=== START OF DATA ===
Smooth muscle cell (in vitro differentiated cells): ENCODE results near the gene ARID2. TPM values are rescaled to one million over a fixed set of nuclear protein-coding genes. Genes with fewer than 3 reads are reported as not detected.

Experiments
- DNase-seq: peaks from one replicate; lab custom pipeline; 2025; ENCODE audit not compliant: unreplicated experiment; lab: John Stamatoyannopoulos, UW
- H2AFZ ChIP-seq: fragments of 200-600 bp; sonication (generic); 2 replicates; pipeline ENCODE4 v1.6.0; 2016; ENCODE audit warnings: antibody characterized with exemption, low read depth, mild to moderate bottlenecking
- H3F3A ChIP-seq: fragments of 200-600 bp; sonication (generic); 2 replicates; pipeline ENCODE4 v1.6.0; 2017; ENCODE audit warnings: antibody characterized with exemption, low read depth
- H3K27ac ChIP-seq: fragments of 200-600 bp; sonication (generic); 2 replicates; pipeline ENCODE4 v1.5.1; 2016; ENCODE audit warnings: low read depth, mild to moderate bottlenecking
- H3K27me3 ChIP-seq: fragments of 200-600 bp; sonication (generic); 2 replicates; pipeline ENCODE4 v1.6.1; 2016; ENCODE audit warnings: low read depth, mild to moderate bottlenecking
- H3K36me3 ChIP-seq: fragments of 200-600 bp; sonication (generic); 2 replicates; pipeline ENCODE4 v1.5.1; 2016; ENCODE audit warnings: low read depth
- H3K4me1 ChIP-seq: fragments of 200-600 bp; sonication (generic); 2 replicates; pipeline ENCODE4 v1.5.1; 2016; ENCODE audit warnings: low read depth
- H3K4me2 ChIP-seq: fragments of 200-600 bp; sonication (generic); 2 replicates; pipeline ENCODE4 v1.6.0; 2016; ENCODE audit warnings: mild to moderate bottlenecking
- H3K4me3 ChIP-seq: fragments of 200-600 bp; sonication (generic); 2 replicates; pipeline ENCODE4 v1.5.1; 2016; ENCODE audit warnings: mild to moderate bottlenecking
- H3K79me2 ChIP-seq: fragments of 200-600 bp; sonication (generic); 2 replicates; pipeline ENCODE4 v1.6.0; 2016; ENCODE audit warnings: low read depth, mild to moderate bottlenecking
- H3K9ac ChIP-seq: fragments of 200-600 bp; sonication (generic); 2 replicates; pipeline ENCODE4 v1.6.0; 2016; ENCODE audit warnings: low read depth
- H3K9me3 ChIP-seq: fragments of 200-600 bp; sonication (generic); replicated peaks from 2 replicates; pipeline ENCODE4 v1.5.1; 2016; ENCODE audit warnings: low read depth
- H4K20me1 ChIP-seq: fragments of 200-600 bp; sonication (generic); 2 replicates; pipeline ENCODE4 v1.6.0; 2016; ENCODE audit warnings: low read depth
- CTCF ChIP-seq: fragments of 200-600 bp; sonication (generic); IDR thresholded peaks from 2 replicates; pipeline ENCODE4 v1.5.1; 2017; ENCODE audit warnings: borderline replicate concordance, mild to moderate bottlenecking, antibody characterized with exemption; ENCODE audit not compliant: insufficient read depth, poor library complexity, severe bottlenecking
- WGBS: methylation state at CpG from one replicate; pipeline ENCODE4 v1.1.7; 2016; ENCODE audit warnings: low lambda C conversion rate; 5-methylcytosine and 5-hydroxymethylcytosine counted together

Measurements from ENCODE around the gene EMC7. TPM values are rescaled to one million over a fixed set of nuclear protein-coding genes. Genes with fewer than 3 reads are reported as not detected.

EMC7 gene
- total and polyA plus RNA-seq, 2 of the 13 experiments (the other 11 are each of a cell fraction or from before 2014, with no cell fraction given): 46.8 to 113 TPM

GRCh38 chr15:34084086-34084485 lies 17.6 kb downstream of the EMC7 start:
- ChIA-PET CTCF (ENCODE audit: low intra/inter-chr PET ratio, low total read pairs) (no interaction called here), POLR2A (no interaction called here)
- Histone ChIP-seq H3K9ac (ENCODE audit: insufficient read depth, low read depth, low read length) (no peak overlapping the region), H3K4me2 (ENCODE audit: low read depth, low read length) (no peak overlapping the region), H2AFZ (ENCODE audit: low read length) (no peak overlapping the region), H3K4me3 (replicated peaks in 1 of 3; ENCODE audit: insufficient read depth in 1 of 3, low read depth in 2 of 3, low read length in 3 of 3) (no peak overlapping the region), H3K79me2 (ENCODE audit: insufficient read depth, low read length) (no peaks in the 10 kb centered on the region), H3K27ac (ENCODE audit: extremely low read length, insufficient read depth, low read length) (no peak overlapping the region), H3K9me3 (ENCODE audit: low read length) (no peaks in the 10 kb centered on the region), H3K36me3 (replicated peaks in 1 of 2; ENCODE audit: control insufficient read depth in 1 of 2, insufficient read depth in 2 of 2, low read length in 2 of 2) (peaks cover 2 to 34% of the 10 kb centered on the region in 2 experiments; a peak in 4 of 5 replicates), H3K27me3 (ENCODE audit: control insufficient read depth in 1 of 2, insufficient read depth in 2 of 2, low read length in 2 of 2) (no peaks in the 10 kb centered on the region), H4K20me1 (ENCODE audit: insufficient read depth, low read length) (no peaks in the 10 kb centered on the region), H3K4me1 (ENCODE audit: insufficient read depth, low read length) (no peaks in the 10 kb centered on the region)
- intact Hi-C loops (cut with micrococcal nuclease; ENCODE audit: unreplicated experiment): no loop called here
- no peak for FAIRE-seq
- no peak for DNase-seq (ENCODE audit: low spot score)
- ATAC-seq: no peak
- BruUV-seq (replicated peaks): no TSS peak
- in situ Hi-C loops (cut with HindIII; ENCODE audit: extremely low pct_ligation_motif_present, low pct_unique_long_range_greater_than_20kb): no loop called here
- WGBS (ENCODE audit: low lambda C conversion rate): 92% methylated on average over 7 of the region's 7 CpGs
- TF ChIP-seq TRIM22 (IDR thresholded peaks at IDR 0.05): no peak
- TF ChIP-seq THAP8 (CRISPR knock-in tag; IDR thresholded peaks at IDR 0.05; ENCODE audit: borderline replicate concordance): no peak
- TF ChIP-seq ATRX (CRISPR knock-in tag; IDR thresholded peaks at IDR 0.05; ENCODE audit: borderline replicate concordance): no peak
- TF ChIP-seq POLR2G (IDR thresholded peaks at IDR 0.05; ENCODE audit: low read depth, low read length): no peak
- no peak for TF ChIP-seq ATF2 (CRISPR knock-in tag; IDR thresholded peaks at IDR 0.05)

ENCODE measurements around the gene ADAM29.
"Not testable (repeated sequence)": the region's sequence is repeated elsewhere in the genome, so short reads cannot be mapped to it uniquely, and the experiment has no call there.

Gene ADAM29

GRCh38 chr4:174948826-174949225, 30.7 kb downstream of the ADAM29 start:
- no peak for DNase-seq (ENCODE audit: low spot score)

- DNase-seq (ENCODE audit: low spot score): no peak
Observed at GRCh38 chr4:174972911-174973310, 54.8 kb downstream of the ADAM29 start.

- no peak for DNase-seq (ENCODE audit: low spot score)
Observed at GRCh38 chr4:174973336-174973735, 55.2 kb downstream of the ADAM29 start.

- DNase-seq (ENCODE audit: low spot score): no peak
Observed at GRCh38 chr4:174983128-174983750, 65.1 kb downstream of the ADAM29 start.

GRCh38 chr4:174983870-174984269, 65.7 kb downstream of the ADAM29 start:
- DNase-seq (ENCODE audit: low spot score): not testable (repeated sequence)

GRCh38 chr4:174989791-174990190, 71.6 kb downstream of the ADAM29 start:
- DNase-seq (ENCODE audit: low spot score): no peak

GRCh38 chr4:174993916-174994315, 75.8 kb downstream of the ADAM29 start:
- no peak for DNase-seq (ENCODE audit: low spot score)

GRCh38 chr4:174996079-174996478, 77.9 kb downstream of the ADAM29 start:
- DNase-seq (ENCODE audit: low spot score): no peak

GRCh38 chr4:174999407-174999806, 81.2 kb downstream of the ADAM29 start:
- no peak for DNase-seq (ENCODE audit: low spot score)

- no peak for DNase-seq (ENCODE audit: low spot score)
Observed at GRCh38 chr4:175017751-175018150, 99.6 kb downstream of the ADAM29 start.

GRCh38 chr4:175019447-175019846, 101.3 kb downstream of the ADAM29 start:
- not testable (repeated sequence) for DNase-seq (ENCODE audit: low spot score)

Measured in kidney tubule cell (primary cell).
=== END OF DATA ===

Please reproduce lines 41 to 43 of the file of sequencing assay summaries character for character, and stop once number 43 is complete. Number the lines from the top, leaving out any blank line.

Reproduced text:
- DNase-seq (ENCODE audit: low spot score): no peak
Observed at GRCh38 chr4:174972911-174973310, 54.8 kb downstream of the ADAM29 start.

- no peak for DNase-seq (ENCODE audit: low spot score)